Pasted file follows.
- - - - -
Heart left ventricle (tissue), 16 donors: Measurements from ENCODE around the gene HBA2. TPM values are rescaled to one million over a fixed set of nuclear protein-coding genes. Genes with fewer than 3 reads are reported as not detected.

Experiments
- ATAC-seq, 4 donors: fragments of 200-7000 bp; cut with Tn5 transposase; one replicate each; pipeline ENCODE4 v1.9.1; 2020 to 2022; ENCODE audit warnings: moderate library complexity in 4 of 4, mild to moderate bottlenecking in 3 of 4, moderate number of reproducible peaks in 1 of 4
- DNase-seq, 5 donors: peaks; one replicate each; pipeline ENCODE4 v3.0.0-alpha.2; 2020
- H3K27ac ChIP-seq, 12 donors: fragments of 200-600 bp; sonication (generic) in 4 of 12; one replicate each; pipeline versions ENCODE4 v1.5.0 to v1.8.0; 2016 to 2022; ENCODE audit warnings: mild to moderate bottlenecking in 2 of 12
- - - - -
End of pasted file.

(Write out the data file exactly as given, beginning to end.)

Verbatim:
Heart left ventricle (tissue), 16 donors: Measurements from ENCODE around the gene HBA2. TPM values are rescaled to one million over a fixed set of nuclear protein-coding genes. Genes with fewer than 3 reads are reported as not detected.

Experiments
- ATAC-seq, 4 donors: fragments of 200-7000 bp; cut with Tn5 transposase; one replicate each; pipeline ENCODE4 v1.9.1; 2020 to 2022; ENCODE audit warnings: moderate library complexity in 4 of 4, mild to moderate bottlenecking in 3 of 4, moderate number of reproducible peaks in 1 of 4
- DNase-seq, 5 donors: peaks; one replicate each; pipeline ENCODE4 v3.0.0-alpha.2; 2020
- H3K27ac ChIP-seq, 12 donors: fragments of 200-600 bp; sonication (generic) in 4 of 12; one replicate each; pipeline versions ENCODE4 v1.5.0 to v1.8.0; 2016 to 2022; ENCODE audit warnings: mild to moderate bottlenecking in 2 of 12